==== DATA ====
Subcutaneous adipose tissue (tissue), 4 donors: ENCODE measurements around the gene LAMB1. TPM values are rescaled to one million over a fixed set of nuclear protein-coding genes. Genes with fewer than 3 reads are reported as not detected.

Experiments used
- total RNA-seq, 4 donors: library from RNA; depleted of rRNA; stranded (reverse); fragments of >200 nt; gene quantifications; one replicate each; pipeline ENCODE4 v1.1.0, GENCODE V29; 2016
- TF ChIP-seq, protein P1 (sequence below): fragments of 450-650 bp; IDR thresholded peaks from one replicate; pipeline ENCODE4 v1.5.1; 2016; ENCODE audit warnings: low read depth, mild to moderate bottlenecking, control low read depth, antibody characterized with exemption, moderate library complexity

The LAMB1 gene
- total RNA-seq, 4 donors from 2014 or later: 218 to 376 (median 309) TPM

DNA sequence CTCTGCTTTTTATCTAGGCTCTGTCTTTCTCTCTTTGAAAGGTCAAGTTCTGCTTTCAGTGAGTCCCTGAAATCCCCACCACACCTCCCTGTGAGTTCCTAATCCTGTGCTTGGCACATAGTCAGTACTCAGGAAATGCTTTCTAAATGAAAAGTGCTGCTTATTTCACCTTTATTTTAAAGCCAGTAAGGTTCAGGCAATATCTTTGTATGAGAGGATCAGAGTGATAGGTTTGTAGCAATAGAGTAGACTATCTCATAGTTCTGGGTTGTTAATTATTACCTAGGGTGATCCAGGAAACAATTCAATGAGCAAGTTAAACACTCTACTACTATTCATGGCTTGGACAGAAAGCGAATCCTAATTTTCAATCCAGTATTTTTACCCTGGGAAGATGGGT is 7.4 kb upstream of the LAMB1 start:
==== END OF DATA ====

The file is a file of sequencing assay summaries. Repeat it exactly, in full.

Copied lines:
Subcutaneous adipose tissue (tissue), 4 donors: ENCODE measurements around the gene LAMB1. TPM values are rescaled to one million over a fixed set of nuclear protein-coding genes. Genes with fewer than 3 reads are reported as not detected.

Experiments used
- total RNA-seq, 4 donors: library from RNA; depleted of rRNA; stranded (reverse); fragments of >200 nt; gene quantifications; one replicate each; pipeline ENCODE4 v1.1.0, GENCODE V29; 2016
- TF ChIP-seq, protein P1 (sequence below): fragments of 450-650 bp; IDR thresholded peaks from one replicate; pipeline ENCODE4 v1.5.1; 2016; ENCODE audit warnings: low read depth, mild to moderate bottlenecking, control low read depth, antibody characterized with exemption, moderate library complexity

The LAMB1 gene
- total RNA-seq, 4 donors from 2014 or later: 218 to 376 (median 309) TPM

DNA sequence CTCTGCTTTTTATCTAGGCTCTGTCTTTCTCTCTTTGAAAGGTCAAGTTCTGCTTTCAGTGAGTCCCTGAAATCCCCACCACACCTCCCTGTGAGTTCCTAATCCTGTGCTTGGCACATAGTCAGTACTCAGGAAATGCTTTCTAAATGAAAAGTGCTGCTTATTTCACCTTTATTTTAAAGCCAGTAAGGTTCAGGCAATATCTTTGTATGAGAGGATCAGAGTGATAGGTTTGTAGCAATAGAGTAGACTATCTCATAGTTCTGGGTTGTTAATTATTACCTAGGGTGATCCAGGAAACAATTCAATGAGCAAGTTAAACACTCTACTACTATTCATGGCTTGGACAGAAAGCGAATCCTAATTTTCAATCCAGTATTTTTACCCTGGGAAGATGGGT is 7.4 kb upstream of the LAMB1 start: